Thursday, January 20, 2022

Key suspects in Maldives’ Nasheed bombing arrested

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Maldives police said on Sunday they have arrested a person believed to be the prime suspect in an explosion that critically wounded the country’s former president.

Police said they now have three of four suspects in custody.

Thursday’s blast targeted Mohamed Nasheed, currently the speaker of parliament, who is still recovering in hospital after multiple surgeries, The AP reported.

Two of Nasheed’s bodyguards and two apparent bystanders, including a British citizen, were also wounded.

Police did not give details of the suspect or his background, but in a text message confirmed they believe he is the person whose pictures were released on Saturday as authorities sought public assistance identifying him.

Officials blamed religious “extremists” for the attack, although investigators still do not know which group was responsible.

Nasheed has been an outspoken critic of religious hardliners in the predominantly Sunni Muslim nation, where preaching or practising other faiths is banned by law. He has been criticised by religious hardliners for his closeness to the West and his liberal policies.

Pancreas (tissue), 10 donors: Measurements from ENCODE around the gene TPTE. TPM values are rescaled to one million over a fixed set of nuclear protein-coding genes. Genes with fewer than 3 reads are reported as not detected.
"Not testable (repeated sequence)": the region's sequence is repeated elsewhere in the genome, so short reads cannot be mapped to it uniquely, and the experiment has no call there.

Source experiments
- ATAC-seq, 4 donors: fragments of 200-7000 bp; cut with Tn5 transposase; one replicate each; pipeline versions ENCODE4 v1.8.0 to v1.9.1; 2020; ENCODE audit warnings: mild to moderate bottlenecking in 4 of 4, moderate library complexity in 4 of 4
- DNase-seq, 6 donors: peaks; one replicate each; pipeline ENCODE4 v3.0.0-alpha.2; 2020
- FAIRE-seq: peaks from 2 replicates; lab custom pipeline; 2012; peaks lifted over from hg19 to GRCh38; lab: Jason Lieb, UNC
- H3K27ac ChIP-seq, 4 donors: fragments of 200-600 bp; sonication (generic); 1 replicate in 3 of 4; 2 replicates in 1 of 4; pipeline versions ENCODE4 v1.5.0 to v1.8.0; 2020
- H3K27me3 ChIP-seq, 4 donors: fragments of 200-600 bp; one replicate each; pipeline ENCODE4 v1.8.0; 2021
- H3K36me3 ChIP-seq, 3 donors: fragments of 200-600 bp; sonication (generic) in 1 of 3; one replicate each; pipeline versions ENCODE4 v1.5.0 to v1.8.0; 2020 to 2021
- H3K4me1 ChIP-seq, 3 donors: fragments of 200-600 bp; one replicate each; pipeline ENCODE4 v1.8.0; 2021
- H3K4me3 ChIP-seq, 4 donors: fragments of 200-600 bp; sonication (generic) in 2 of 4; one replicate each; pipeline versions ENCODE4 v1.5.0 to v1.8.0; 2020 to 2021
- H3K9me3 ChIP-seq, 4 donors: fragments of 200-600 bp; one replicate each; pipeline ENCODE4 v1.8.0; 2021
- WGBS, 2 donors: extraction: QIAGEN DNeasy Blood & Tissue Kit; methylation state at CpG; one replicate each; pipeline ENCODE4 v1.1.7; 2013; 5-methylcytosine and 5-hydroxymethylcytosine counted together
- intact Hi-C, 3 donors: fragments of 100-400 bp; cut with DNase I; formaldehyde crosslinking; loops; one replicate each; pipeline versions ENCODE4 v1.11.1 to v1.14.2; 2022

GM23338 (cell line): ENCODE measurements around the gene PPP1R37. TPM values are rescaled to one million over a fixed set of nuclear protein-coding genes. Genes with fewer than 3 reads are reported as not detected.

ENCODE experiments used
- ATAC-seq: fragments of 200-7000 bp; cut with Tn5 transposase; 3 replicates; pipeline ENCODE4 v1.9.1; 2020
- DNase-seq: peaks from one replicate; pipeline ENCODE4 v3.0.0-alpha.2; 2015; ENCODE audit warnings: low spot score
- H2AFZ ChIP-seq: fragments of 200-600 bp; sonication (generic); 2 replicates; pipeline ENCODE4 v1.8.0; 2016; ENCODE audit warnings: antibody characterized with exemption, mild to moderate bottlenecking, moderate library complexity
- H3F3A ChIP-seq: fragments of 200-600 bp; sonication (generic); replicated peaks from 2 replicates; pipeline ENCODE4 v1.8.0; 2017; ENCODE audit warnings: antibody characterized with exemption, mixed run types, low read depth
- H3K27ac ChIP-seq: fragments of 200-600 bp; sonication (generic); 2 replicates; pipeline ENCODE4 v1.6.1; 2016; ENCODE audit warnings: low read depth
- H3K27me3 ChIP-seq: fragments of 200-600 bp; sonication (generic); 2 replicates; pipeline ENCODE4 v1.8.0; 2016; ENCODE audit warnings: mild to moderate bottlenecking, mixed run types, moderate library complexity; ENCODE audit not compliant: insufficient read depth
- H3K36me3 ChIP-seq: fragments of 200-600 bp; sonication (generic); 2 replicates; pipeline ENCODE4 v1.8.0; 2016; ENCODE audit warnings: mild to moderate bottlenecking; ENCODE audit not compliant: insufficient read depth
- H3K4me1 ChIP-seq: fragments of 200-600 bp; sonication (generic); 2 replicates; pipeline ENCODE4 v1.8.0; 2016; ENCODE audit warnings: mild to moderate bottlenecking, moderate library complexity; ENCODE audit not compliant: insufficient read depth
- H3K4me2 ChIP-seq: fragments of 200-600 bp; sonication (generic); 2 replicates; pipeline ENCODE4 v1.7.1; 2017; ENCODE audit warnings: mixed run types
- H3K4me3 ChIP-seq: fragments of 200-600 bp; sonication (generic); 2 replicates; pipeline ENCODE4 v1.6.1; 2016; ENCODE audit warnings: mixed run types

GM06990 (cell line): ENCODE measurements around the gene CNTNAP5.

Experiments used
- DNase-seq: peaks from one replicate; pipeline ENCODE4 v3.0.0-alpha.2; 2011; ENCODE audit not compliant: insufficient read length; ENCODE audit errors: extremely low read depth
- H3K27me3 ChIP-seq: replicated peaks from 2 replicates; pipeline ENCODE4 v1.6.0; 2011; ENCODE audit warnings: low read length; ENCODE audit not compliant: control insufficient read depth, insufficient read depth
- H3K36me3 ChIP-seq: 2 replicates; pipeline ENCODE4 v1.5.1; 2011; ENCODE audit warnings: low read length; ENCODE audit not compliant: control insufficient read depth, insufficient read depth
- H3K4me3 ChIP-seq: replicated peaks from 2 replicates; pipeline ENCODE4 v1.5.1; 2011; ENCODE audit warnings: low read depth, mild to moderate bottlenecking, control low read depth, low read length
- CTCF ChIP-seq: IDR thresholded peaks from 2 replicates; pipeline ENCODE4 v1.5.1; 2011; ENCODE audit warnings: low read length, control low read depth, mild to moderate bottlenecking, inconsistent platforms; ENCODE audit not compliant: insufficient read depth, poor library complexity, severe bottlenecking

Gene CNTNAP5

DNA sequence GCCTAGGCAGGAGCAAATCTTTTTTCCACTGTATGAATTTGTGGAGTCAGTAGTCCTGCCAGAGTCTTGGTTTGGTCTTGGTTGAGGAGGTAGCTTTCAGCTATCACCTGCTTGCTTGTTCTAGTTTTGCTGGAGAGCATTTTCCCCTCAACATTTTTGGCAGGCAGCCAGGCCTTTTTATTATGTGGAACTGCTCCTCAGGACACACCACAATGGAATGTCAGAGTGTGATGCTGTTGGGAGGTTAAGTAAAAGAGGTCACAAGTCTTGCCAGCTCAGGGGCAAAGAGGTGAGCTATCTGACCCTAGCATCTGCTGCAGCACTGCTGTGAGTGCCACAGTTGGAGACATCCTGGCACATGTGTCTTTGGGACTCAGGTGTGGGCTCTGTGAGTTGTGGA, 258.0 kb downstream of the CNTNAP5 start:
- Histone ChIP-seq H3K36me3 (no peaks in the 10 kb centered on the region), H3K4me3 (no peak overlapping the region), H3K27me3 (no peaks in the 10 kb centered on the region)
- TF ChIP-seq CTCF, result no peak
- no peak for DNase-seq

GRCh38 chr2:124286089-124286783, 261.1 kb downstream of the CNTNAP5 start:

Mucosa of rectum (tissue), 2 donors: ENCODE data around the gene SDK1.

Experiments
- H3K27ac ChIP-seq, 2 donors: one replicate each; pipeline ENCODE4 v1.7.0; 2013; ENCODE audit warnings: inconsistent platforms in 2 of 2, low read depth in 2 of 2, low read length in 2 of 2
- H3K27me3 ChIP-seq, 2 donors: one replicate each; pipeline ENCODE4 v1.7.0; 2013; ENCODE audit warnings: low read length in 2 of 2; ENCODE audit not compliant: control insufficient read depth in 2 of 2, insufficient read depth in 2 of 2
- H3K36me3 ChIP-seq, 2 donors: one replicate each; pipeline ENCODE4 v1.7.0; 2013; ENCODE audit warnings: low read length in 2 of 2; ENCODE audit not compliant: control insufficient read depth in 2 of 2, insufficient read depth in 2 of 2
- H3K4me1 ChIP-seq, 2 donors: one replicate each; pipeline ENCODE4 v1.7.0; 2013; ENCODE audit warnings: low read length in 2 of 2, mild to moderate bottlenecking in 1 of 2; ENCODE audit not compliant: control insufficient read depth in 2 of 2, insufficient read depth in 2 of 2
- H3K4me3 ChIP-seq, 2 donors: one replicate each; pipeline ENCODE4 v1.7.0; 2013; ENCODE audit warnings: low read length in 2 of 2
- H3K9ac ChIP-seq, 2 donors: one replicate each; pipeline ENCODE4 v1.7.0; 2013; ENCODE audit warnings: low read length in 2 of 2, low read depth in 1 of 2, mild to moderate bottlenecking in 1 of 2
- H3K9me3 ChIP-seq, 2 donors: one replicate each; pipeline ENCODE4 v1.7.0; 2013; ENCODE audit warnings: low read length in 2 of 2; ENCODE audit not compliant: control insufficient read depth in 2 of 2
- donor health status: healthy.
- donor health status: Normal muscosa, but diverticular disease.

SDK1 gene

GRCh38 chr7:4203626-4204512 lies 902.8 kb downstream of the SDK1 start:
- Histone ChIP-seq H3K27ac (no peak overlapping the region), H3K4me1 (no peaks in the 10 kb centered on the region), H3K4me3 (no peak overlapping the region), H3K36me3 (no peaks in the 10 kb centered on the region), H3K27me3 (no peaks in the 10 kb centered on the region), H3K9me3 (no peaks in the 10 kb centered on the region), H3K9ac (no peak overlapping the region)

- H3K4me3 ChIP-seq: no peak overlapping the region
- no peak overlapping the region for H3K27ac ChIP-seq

Hospital officials said Nasheed, 53, remains in intensive care after initial life-saving surgeries to his head, chest, and limbs. A relative tweeted early on Sunday that Nasheed had been able to have conversations with family members.

Flying shrapnel from the blast damaged Nasheed’s intestines and liver, and a piece broke his rib less than a centimetre from his heart, hospital officials said.

Officers from the Australian Federal Police and a British investigator are assisting with the investigation, following a request from the government.

Nasheed was the first democratically elected president of the Maldives, serving from 2008 to 2012. He was defeated in the subsequent presidential election and was ineligible for the 2018 race due to a prison sentence, but has remained an influential political figure.

He has championed global efforts to fight climate change, particularly warning that rising seas caused by global warming threaten the Maldives’ low-lying islands.

The Maldives is known for its luxury resorts but has experienced occasional violent attacks. In 2007, a blast in the capital Malé wounded 12 foreign tourists and was also blamed on religious hardliners.

The Maldives has one of the highest per-capita numbers of fighters who fought in Syria and Iraq alongside the IS group.

Authorities announced in January that eight people arrested in November were found to have been planning to attack a school and were in the process of building bombs in a boat at sea. Police said the suspects conducted military training on uninhabited islands and recruited children.

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